Those who claim we have created a generation of TV-addicted sofa surfers have new statistics to gleefully reinforce their argument.

Apparently this generation of youngsters is more than capable of pulling off some impressive multi-tasking, but the common feature through just about everything they do is the television.

The latest study of 5-16 year-olds reveals that the TV accompanies them almost all day – before they go to school, when they return home, as they consume their evening meal and then when they go to bed at night. Four out of five children now have a TV set in their bedroom.

This is a depressingly high figure, mainly because of the diet of superficial, dumbed down and damaging dross that is served up on our TVs and which this generation is exposed to day in and day out.

Whilst trying desperately hard not to use the phrase “Of course, when I was their age…”, I cannot help but contrast this picture of modern youth with my own childhood.

We did watch TV, but spent much more time doing “stuff”. What immediately came to mind was Why Don’t You…?, the BBC TV programme that encouraged several generations to get off the sofa and do something else – or Why Don’t You Just Switch Off Your Television Set And Go and Do Something Less Boring Instead? to give it the full title.

That programme finally finished in 1995, having first hit our screens in 1973. Whereas I wouldn’t suggest Why Don’t You…? inspired millions to switch off the TV, it does suggest that priorities were different 30, 20 and even 10 years ago, whilst these days the trend appears to be on creating and retaining a captive audience.

This new study from Childwise suggests that the rise in TV viewing is mixed with increased internet use and has reinforced claims that this generation is becoming more solitary and sedentary in its day-to-day activities.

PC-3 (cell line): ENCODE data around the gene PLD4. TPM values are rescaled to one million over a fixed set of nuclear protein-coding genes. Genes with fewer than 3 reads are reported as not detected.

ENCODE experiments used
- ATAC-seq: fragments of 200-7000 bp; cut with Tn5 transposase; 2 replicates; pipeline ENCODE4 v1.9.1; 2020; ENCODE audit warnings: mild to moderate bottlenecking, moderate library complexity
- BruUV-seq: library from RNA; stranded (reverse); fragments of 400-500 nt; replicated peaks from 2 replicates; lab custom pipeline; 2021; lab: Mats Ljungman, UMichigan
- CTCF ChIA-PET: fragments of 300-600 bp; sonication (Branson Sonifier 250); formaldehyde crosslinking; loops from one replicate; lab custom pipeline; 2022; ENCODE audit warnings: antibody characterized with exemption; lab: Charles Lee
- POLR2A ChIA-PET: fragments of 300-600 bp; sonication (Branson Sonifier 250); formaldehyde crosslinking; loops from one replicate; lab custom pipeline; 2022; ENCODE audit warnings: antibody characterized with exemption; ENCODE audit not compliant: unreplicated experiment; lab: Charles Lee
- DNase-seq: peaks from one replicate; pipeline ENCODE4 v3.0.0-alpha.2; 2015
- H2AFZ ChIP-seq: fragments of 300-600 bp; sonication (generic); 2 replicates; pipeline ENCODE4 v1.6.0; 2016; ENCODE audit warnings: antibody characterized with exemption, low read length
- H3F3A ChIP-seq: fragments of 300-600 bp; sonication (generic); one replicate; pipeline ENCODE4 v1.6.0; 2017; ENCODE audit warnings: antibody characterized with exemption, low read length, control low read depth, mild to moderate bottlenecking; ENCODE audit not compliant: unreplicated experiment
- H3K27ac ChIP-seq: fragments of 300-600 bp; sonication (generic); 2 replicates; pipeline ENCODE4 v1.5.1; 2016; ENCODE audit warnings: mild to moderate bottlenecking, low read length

There does appear to be sufficient evidence that this generation is in dire need of some drastic help.

So is the solution one for our politicians to mull over in the vain hope of coming up with a plan of action?

I tend to think the answer lies much closer to home.

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4 responses »

  1. Doctor Drone says:

    You’re in the UK, so there are small cultural differences. I find that TV at its best tranquilizes when life’s stresses seem overwhelming. Perhaps I should reconcile myself to meltdown by panic attack, but I don’t think I’ve suffered cognitive impairment. There’s little doubt, however, that a public that didn’t have access to pervasive massive media, would be more literate and thoughtful. I’m not sure we derive substantial benefits from electronic media except for aforementioned tranquilizing effects.

  2. Nick Scott Donald says:

    I’m of that bloody-minded generation that would watch the beginning of “Why Don’t You…?” and then switch off the TV at the precise moment when told, thus not watching the programme.

    Yes, we all did it and we all thought we were clever.

    At the risk of sounding Reithian (which I suppose I am) I find myself less concerned with the fact that children are increasingly sedentary than with the state of contemporary programming… the average TV diet is now the equivalent of burgers, fries and about half a nutritious pea.

    Obesity of the mind, anyone?

  3. Paul Groves says:

    Thanks Nick,

    “Obesity of the mind” is spot on.

    So if they got Jamie Oliver to sort out school dinners and champion healthy eating for kids, who should they get to sort out their brains?

    Hmmm…how about Dick ‘n Dom?

  4. […] this refers to the youngsters who spend their free time glued to the TV beefing up their ignorance levels and adopting an […]

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